Global investment of more than $1 trillion in planned LNG plants at risk
There’s no question that when you burn it, methane, the main component of natural gas, is much cleaner than coal.
With that in mind, you might think a newly released report titled The New Gas Boom should be cause for celebration.
Instead, the fresh analysis from Global Energy Monitor, a group well known in energy circles for keeping track of coal plant construction in Asia, sounds a warning, not just for the climate but for investors in what it calculates as a risky $1.3 trillion US worth of global gas infrastructure.
Effectively, the report warns that rather than being an environment-friendly product that can help solve our climate problems, gas is the new coal.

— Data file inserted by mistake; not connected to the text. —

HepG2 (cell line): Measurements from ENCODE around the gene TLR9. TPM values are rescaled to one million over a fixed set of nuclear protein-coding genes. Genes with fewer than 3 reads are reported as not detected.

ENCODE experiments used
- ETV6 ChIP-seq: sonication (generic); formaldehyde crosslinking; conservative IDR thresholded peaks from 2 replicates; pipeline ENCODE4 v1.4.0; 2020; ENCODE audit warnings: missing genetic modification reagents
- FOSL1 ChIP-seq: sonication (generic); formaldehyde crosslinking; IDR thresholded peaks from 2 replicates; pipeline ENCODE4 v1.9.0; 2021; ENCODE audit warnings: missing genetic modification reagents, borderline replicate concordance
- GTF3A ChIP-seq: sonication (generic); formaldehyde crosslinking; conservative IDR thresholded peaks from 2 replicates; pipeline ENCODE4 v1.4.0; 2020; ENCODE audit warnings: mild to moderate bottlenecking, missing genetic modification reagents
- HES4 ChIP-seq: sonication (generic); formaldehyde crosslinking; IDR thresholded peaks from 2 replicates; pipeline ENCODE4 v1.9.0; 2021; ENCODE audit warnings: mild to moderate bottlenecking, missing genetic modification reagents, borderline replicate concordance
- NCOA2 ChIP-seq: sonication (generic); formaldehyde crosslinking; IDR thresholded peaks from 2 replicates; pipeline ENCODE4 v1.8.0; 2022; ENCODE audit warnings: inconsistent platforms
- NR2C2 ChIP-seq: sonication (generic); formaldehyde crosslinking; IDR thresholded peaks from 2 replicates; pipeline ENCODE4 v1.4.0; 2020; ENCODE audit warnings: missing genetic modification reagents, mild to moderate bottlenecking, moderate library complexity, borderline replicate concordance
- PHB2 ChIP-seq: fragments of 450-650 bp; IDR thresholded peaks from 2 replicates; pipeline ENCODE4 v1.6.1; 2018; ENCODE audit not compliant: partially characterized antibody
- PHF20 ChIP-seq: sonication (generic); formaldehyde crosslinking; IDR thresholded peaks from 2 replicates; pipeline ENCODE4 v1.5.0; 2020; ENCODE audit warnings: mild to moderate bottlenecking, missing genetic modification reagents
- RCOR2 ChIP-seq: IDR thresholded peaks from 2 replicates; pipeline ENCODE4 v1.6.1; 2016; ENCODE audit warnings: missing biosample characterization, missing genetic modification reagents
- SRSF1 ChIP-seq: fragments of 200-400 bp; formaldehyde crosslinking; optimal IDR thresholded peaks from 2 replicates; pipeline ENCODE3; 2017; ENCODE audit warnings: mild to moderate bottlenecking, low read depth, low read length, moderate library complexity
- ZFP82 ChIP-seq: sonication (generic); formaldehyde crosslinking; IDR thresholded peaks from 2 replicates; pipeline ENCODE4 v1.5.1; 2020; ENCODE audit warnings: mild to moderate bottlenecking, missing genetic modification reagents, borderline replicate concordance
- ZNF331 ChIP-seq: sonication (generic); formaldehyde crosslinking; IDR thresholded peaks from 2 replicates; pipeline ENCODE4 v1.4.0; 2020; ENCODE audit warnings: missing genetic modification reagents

The explosion in spending on planned new liquefied natural gas (LNG) facilities — the vast majority in the U.S. and Canada — combined with new calculations for leakage from the LNG supply chain called fugitive gas — means the world may soon turn against gas in the same way it turned against its solid fuel relative.
“New studies have shown there is significantly more fugitive gas than studies showed five years ago, and the gas is also a bigger contributor to climate change than was understood,” said James Browning, one of the report’s authors.
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